Check out ytube for knife fileing jig to make your own from flat stock and 2 brick forge for heat treating. Two soft fire bricks, some refractory cement, and a propane torch is all it takes. 1080/1084 is easy to heat treat at home and makes a good knife. Heat it up a little past nonmagnetic, quench in canola oil pre heated to 130f, temper in preheated oven 400 to 450f for 1 hr twice.
    The problem with using a belt sander made for wood is they tend to be high rpms and can overheat the steel, esp the thin edge, and ruin it before you know it.
    You also may benefit from making a test handle from a soft cheap pine 2x4 to get the hang of it instead of learning on expensive hardwood blanks.

    For kitchen knife handle you may consider walnut oil. BLO is flax seed oil w chemicals added to dry it faster and isn't food safe.
     
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  39. Kennebago

    Kennebago Scout

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    The forging process looks like it would be a lot of fun but I think it has to wait until my kids are older... right now my working time is after 8 pm.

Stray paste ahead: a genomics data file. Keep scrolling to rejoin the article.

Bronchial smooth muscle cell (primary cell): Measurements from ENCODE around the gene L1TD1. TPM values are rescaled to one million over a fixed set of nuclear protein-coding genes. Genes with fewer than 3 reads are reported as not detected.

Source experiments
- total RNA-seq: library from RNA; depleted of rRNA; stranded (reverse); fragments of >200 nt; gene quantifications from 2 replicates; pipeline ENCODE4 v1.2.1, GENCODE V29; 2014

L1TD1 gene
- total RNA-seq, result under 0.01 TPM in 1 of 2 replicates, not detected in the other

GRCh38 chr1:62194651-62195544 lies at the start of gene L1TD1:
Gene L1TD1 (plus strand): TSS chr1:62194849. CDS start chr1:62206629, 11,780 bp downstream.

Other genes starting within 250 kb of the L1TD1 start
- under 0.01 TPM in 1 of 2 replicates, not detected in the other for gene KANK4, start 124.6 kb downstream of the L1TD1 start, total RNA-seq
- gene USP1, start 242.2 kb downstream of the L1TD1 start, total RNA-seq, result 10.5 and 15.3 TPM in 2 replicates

Making blanks from stock seems well within reach... if I get an appropriate bandsaw. I have a few things I want to try, especially since I did not grind this knife myself (it came ground and roughly sharpened) and want to learn.

    To fix our kitchen knife I want to revisit ironwood with higher grits and a different oil, as you said.

    I was oddly comfortable shaping the scales after putting them on... it felt like trimming spun deer hair on a fly with a razor, but more much more forgiving.
     
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  40. White Falcon

    White Falcon Scout

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    Looks great to me.
     
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  41. riokid87

    riokid87 Scout Banned

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    Band saw smand saw. You can get bar stock in normal knife widths, 1, 1.25, 1.5...